Friday, June 4, 2010

Audio/Kinesthetic as a gamer learning device

Tutorials in games have become the norm.  It used to be that the player was expected to read the manual in order to fully understand the controls and know what was expected of them.  Over time, the onus has changed to be on the developer, to make sure the player can pick up the game and know what to do.  This isn’t a bad thing – since load and installation times have exponentially decreased, the time in which I’m willing to read the manual has also decreased.  However, thinking about the four learning types – Visual, Auditory, Reading/Writing and Kinesthetic – in-game tutorials don’t always seem to be the most efficient way of teaching the player.

Most often they’re highly kinesthetic.  The player is put into the game and expected to wander for a moment before being given a helpful graphic of the controls, or a text prompt telling them what to do.  Okay, so that’s kinesthetic and visual.  Most of the gamers I’ve tested – as a lecturer in interactive narrative, I see a lot of gamers – turn out to be auditory/kinesthetic types.  Having a voiceover of the on-screen text can be helpful, but can really break immersion if, as in Dungeon Siege 2, a character is saying something along the lines of, “Press the spacebar, maggot!”

Where does the fine line fall between Visual and Reading, though?  Should you choose text, or an image?  How do you place it on the screen?  Should it be transparent?  Will it take away from the inherent visual balance of the on-screen image if you overlay your giant diagram of an Xbox controller?  Does it really matter?

Yes.  Visual learners will be distracted from the game by bad visual design just as much as an Auditory learner will be distracted by poor quality sound design, just as a Kinesthetic learner will be distracted by bad control scheme design.  As an aside, all control schemes should contain the possibility of personalization.  Nothing can ruin a game more quickly than having to press unfamiliar keys when something else seems far more intuitive.  You, as the designer, can only guess at your ideal player.  Not everyone is ideal for your purposes.  Allow them to have input in a way that’s going to make the game less frustrating for them to play, and therefore more inclined to put up with some of your other design decisions.

But we were talking about tutorials.  If you want your player to learn, you need to find a way to address the same information in at least 4 different, non-invasive ways.  It’s no good having a giant image flash up on the screen if it obscures the action.  There’s no point playing an important audio clip when some kind of exciting visually action is occurring.  It’s no good having text pop up in the same circumstance.  And it’s no good showing the player what to do if you don’t let them do it themselves afterward.

Now, this may be frustrating, especially when described in this way, but my ideal situation for a tutorial would then run thus for any given interaction:

Use text to show the player what’s about to happen.

Show an image/in-game scripted event of the player character doing the proposed action, with an animated, highlighted version of the controller on-screen, interacting as the player would, in real-time, to perform the required action.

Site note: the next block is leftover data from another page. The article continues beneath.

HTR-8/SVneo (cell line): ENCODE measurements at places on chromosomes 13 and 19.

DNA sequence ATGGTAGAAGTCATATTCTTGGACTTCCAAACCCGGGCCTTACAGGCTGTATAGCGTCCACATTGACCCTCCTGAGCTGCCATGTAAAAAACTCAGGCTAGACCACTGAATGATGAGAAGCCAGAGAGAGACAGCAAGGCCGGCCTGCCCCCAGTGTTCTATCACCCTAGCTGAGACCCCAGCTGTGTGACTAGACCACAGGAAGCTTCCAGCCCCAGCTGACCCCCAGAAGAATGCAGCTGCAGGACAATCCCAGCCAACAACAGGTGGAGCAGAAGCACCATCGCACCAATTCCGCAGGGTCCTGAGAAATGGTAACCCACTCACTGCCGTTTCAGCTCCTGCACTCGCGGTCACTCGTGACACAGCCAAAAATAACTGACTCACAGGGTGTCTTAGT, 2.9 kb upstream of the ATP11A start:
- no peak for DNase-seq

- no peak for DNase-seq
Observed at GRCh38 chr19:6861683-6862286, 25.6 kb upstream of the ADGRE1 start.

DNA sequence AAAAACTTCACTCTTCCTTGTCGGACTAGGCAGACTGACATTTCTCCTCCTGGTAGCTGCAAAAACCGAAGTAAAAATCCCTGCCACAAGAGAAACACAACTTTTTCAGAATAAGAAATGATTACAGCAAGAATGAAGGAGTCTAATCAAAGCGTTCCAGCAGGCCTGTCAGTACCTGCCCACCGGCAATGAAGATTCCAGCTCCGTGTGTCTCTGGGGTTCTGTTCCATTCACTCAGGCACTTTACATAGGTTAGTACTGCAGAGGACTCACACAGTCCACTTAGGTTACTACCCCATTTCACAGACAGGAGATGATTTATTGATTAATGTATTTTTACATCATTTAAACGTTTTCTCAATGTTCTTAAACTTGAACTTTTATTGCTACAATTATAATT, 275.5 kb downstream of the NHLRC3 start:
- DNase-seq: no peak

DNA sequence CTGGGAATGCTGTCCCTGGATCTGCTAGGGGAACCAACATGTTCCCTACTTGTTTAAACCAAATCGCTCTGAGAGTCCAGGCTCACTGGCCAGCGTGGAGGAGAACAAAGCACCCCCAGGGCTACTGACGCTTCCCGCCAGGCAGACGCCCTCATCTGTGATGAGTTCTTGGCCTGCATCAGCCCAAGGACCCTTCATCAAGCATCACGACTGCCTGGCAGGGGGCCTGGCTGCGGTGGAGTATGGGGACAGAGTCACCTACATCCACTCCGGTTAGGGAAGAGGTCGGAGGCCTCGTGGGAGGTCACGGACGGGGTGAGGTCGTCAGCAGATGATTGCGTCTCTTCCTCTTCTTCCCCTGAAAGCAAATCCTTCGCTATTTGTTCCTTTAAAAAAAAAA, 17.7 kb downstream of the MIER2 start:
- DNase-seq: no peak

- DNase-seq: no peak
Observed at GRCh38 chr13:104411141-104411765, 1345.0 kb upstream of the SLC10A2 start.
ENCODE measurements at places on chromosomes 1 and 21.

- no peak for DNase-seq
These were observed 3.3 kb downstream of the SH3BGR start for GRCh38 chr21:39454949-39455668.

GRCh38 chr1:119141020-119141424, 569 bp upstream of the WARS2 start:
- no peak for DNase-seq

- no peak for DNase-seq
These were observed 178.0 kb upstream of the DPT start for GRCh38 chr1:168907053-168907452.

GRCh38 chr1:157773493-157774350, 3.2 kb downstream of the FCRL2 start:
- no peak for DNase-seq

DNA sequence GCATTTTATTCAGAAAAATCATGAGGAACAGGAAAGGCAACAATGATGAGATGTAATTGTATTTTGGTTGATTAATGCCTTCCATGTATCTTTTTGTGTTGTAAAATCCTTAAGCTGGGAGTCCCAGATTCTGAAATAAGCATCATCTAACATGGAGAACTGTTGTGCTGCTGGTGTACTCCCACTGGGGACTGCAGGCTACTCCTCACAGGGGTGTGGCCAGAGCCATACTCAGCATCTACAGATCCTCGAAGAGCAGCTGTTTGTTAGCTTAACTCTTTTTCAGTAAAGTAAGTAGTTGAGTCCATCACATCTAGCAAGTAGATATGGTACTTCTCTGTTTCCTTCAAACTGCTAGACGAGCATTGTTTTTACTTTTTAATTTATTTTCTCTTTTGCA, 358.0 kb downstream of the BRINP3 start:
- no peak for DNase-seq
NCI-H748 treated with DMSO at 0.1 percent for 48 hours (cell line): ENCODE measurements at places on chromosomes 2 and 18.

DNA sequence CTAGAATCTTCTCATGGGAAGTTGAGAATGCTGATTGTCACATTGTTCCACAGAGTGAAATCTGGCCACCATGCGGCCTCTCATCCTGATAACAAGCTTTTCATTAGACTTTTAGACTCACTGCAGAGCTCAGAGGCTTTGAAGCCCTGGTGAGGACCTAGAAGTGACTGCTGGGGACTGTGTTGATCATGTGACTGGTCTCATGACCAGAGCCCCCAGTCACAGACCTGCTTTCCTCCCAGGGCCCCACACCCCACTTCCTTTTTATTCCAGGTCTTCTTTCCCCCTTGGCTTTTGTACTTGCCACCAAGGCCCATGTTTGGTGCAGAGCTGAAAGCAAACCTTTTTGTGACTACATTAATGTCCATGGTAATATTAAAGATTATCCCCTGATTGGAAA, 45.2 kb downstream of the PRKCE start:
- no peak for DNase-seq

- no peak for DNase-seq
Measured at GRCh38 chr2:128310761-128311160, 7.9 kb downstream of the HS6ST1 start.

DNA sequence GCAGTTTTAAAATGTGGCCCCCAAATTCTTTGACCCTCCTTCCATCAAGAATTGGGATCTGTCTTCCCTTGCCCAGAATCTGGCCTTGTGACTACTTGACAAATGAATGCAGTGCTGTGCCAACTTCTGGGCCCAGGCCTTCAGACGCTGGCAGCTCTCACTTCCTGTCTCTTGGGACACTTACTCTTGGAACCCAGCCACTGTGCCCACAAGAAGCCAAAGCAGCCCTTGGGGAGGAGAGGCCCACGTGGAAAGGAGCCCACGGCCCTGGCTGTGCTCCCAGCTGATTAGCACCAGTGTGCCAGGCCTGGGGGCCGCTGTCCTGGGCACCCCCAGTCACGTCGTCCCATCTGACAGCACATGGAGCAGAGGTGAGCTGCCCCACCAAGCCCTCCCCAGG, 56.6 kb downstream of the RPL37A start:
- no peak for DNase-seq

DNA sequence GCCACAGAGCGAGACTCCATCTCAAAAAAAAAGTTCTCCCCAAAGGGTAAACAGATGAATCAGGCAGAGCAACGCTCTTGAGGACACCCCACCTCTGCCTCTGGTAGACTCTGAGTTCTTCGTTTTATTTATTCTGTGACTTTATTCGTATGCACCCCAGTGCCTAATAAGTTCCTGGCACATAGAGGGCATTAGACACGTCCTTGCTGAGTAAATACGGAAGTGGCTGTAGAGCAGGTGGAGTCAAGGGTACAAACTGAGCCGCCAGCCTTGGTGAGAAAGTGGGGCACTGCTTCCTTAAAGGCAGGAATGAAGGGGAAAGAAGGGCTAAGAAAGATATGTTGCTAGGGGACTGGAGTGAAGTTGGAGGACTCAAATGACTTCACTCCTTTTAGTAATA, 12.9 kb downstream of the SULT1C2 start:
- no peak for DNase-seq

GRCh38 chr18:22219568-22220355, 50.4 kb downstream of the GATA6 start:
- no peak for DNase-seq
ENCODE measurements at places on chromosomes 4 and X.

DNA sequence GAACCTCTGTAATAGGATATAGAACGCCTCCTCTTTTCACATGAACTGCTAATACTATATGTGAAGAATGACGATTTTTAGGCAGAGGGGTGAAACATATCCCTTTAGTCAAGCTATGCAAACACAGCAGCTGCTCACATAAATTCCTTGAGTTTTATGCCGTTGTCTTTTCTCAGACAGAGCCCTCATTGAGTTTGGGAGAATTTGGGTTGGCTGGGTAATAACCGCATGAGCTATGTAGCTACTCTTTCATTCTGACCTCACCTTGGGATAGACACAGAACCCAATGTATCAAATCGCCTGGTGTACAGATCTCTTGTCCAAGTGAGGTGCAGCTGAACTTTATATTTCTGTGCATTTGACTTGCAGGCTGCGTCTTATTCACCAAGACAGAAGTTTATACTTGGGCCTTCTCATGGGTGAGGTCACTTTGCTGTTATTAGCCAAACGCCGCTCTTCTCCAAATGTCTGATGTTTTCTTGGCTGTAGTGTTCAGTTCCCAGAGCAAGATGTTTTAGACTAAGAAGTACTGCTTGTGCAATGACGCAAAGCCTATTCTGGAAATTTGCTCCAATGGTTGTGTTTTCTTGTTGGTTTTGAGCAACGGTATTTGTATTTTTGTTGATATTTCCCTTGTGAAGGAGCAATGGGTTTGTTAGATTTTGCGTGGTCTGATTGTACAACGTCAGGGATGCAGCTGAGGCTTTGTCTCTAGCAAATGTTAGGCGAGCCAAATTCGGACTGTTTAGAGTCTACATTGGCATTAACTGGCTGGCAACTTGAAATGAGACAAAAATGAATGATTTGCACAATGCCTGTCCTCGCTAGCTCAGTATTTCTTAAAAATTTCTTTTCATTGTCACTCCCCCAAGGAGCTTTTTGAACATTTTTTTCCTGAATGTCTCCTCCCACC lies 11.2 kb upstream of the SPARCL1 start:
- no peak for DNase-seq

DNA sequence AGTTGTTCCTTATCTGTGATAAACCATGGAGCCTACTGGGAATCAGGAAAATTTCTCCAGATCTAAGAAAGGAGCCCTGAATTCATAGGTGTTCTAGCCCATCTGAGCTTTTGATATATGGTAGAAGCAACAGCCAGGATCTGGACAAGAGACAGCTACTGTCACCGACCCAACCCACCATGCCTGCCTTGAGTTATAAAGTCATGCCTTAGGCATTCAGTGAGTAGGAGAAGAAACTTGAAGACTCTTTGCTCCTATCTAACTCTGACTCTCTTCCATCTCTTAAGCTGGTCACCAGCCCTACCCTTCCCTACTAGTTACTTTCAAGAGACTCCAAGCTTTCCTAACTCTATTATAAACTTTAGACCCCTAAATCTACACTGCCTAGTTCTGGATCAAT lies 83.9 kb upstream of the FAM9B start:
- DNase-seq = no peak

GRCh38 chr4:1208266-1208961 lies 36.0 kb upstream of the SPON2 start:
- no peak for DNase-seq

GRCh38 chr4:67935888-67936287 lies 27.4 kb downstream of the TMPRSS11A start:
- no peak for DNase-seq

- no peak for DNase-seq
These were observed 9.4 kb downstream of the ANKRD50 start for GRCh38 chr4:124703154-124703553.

At the same time, play either an audio clip that rewords the previous text, or says something from an in-game character who would either be relevant during this interaction, or work as some kind of narrator, to reinforce what’s happening on-screen.

Then let the player perform the action.

At any point, the player should have the option to skip this sequence with a single button press, obviously not related to the control being taught.  If necessary, you can use the start or select button as the skip function, since those are usually unassociated with any in-game interaction apart from menu controls.

This is a lot of work.  It certainly won’t be easy.  But the benefits of appealing to more than one learning type outweigh the time-cost involved.  Obviously the above is for a third-person game.  In first-person games, the show-then-let-do element can be removed.  Bioshock 2 was the closest I’ve seen to a proper in-game tutorial.  It combined on-screen prompts with audio and visual feedback in the form of communication with your daughter and an arrow pointing toward the goal, but didn’t include a diagram of the controller, only the name of the button within the text itself.  It assumed knowledge of the Playstation 3 controller, such as knowing which of the two shoulder buttons is L1, and that L3 involves pressing in the left analogue stick, something that would be completely alien to a first-time console player.  People argue that games shouldn’t have to cater to these ‘n00bs’ but really that’s just a form of lazy elitism.  If your game is not accessible, you’re lazy.  It’s as simple as that.  After all, it’s far better to provide the option and let the player decide whether or not the information is valid than to not provide it in the first place and risk alienating or frustrating your audience.

Never forget, casual gamers like to feel smart, too.  Just because they aren’t currently part of your hardcore fanbase doesn’t mean they won’t become an avid fan, if catered to correctly.  How popular your game is relies on your ability to give your player what they want.  Don’t sell yourself short by fixing your control scheme in stone.  Don’t stop the player from getting to the fun part of the game by having an unskippable or boring tutorial.  And don’t confuse and frustrate the player by providing prompts that they can’t understand.
The player is your friend.  They give you money.  Remember that, and do your best to make them happy, even with simple things such as tutorial and interface design.  They may not know when it’s right, but they’ll sure as heck know when it’s wrong.

No comments:

Post a Comment